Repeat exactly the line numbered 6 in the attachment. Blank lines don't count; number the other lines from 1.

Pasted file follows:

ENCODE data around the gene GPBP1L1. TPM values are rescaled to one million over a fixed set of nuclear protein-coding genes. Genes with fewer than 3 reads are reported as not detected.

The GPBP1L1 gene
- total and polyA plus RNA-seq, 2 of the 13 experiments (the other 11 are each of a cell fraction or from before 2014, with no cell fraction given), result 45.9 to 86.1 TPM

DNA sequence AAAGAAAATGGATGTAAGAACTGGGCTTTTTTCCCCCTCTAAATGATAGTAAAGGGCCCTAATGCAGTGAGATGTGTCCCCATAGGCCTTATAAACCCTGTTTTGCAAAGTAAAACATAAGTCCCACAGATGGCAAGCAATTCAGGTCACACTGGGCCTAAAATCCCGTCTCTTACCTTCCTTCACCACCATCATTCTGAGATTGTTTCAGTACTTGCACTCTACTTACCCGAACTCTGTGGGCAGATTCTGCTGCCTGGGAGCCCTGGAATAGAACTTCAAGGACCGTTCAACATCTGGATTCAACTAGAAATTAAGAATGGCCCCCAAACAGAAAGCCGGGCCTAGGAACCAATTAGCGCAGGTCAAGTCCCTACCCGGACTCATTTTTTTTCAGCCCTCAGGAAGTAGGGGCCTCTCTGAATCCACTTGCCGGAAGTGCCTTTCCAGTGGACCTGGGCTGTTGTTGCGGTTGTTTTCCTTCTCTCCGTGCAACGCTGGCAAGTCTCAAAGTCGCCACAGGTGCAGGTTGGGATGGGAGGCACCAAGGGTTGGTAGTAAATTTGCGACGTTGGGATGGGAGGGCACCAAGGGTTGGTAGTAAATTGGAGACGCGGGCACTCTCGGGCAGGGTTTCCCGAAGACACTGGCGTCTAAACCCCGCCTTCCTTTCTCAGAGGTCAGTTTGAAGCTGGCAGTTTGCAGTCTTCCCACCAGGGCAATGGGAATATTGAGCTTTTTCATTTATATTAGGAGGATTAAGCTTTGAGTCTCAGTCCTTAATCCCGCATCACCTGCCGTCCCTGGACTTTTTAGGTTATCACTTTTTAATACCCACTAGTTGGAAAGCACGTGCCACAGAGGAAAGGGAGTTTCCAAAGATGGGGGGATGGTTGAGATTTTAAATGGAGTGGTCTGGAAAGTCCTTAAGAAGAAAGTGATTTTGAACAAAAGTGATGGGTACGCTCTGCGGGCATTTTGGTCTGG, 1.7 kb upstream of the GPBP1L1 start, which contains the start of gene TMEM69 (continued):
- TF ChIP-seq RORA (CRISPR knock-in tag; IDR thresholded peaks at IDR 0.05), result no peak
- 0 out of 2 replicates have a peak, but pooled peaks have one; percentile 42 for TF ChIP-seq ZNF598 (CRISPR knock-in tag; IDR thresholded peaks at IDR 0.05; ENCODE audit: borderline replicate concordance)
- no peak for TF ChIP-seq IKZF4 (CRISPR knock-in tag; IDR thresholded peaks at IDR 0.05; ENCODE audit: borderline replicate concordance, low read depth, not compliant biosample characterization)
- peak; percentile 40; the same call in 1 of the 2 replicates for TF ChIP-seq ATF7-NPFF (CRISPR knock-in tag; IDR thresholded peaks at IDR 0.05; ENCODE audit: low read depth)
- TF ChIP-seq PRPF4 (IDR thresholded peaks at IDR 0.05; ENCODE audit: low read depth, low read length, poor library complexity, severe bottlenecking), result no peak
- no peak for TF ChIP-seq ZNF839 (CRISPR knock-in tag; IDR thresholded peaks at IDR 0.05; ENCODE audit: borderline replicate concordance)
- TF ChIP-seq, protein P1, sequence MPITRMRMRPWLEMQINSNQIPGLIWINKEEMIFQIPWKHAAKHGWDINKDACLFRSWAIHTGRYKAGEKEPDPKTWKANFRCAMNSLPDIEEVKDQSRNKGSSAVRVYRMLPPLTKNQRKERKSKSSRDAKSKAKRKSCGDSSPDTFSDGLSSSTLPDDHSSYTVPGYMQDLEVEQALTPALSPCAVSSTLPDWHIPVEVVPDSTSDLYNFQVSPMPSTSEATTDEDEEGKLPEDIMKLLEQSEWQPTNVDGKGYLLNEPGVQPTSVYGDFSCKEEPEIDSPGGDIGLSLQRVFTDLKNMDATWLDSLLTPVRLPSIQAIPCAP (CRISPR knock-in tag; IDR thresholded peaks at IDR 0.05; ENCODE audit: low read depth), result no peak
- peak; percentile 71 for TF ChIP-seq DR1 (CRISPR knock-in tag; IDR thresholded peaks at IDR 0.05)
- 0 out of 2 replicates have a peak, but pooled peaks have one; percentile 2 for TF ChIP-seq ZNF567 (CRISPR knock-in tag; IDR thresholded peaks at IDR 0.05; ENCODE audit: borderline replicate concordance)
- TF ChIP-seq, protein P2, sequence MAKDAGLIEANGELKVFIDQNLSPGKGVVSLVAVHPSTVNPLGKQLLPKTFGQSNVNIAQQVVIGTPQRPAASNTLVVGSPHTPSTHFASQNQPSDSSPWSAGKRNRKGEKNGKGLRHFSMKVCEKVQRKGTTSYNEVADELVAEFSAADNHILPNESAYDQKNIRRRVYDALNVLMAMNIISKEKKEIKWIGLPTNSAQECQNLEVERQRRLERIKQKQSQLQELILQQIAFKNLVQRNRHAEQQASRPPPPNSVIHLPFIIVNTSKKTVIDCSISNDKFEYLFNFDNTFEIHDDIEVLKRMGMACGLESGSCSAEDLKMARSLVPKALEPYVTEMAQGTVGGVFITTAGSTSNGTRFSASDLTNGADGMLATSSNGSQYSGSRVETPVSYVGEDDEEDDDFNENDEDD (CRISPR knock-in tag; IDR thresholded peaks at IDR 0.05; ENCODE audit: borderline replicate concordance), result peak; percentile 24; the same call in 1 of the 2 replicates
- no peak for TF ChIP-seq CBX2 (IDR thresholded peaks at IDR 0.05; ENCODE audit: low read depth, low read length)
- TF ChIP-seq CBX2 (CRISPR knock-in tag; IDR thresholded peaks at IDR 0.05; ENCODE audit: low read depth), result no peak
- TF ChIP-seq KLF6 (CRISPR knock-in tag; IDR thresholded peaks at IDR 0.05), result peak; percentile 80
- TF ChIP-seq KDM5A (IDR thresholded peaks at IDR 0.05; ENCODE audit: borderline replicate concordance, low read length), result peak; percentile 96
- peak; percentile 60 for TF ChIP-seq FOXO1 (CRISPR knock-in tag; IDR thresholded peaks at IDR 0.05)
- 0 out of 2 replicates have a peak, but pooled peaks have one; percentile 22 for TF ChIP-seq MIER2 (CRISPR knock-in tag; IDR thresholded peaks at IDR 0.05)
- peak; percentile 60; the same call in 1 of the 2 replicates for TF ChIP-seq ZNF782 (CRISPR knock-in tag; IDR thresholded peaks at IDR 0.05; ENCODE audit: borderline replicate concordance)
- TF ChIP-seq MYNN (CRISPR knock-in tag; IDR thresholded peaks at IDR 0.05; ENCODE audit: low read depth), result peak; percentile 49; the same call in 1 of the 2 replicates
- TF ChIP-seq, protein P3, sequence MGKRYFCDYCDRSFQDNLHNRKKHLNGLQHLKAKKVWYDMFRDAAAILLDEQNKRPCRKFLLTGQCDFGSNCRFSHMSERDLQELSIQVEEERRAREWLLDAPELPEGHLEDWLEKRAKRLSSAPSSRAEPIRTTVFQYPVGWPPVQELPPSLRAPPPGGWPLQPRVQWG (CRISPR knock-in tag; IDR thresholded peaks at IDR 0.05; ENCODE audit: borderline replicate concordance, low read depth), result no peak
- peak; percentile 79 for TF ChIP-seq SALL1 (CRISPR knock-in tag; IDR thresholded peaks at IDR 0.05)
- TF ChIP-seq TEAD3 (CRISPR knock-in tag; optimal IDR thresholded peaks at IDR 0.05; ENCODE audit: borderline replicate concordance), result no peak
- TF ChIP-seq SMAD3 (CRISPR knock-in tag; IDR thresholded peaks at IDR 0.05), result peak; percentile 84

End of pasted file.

- 0 out of 2 replicates have a peak, but pooled peaks have one; percentile 42 for TF ChIP-seq ZNF598 (CRISPR knock-in tag; IDR thresholded peaks at IDR 0.05; ENCODE audit: borderline replicate concordance)